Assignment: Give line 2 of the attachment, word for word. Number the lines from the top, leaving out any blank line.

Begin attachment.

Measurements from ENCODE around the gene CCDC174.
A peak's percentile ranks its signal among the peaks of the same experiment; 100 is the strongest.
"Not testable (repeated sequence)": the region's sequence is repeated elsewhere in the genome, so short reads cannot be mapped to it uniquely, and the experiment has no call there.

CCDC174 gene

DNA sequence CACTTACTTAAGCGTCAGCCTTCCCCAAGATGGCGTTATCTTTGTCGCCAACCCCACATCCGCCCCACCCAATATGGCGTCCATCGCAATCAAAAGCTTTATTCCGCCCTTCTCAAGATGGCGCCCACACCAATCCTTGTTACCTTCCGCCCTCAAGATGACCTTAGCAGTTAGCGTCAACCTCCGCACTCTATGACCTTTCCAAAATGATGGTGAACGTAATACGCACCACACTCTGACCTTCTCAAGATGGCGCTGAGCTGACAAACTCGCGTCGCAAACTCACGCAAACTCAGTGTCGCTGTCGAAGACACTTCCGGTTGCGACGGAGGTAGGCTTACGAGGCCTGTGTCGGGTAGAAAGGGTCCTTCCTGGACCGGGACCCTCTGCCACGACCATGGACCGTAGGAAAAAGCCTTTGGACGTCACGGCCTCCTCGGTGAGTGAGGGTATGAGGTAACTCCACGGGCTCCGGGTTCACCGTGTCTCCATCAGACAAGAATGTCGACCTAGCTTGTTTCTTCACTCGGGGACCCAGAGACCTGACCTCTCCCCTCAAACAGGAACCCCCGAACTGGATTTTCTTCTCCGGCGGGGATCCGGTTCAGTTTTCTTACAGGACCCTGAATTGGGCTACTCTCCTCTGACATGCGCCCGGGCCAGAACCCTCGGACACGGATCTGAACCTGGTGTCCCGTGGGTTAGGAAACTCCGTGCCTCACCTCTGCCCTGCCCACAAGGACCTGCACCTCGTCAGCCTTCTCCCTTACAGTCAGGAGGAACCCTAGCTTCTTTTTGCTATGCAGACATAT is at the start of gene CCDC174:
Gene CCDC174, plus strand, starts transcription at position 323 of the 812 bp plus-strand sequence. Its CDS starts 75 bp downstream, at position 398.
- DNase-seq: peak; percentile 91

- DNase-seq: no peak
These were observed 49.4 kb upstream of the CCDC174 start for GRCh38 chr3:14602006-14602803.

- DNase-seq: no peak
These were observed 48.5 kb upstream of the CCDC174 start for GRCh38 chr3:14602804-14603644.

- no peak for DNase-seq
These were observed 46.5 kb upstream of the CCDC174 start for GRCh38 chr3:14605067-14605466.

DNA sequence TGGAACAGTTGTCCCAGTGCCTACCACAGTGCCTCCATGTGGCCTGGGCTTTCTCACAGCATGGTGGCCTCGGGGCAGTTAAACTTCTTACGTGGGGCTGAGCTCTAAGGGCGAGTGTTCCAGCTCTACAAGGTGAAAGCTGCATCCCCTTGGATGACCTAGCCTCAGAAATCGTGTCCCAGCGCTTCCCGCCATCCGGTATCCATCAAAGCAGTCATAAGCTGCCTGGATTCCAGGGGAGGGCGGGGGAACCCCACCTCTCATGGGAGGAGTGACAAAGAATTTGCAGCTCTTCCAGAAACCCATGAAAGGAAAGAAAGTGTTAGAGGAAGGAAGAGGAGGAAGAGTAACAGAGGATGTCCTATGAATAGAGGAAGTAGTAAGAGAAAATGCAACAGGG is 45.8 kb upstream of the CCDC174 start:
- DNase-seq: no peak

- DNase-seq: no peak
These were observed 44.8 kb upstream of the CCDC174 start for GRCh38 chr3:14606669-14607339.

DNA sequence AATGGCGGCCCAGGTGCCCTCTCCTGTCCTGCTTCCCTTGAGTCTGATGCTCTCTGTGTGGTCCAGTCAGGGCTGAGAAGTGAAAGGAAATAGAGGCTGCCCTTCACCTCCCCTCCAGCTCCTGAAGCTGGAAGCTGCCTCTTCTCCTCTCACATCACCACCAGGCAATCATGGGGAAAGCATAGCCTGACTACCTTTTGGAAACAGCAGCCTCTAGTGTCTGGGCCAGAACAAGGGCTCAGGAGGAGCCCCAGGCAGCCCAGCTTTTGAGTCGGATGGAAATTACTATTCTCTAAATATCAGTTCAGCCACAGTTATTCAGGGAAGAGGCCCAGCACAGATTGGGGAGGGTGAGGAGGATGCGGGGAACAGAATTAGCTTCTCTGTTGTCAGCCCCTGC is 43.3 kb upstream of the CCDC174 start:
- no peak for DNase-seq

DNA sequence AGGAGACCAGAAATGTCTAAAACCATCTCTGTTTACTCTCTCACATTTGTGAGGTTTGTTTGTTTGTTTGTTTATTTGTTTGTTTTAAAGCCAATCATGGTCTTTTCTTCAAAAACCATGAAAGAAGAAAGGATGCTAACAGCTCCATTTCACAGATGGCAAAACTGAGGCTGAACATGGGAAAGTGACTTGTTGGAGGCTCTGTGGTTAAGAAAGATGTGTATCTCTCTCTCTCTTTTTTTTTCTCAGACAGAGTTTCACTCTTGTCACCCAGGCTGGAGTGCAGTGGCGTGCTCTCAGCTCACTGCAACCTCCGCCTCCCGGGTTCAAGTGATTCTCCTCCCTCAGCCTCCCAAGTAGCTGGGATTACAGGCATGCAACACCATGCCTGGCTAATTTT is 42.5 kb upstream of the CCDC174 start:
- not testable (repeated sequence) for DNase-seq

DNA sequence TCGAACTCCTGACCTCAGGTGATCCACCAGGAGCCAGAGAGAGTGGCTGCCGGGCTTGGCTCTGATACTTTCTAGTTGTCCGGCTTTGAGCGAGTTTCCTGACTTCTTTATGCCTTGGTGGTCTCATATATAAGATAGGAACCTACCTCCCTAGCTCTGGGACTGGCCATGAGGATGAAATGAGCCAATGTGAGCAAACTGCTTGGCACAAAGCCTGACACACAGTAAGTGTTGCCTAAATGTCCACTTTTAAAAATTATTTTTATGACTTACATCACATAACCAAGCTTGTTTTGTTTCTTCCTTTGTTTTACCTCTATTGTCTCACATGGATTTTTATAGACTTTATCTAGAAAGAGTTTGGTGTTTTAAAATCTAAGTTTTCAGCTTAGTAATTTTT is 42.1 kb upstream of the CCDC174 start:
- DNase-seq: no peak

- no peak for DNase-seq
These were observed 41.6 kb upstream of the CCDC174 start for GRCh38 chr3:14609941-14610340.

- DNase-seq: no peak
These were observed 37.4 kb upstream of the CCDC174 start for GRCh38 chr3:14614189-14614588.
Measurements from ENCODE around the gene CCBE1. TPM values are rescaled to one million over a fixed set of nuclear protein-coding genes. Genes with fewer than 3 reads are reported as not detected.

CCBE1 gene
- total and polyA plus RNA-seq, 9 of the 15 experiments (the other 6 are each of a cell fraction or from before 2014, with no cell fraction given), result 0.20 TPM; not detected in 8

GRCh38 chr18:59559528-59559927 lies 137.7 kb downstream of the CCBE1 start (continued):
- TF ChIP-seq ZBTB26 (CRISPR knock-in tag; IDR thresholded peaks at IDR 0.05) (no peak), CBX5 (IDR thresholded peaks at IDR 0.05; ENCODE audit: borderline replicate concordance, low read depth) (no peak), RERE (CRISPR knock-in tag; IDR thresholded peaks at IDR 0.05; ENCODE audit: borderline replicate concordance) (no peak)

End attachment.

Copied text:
A peak's percentile ranks its signal among the peaks of the same experiment; 100 is the strongest.